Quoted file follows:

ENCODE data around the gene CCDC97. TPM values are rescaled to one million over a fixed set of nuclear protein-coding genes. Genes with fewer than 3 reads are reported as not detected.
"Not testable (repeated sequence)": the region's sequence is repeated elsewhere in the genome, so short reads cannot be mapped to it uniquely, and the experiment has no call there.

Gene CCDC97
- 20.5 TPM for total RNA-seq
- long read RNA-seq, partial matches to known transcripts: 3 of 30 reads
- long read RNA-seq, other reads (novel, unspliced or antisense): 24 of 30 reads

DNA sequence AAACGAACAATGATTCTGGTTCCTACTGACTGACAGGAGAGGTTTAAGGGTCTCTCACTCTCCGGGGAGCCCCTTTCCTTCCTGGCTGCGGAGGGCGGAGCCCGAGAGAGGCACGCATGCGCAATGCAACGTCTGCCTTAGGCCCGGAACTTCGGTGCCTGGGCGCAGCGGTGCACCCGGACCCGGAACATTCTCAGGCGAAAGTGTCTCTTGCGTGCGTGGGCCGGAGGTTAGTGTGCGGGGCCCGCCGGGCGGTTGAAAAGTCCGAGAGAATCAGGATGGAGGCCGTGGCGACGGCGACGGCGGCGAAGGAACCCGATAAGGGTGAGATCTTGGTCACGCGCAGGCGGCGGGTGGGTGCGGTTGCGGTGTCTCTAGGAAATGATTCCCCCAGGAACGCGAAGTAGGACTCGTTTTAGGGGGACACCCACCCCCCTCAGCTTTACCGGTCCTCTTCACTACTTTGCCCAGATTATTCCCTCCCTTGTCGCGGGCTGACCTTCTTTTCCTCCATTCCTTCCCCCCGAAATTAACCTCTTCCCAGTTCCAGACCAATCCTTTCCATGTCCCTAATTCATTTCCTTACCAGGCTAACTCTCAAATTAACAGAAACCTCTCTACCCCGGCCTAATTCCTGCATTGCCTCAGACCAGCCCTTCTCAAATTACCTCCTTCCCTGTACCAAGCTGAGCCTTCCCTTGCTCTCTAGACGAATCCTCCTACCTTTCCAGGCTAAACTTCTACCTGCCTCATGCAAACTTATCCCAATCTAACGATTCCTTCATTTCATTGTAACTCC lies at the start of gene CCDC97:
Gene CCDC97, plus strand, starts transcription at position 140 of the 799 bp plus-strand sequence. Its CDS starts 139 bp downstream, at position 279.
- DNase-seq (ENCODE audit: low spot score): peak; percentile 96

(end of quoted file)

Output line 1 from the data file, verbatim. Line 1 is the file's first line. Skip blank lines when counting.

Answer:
ENCODE data around the gene CCDC97. TPM values are rescaled to one million over a fixed set of nuclear protein-coding genes. Genes with fewer than 3 reads are reported as not detected.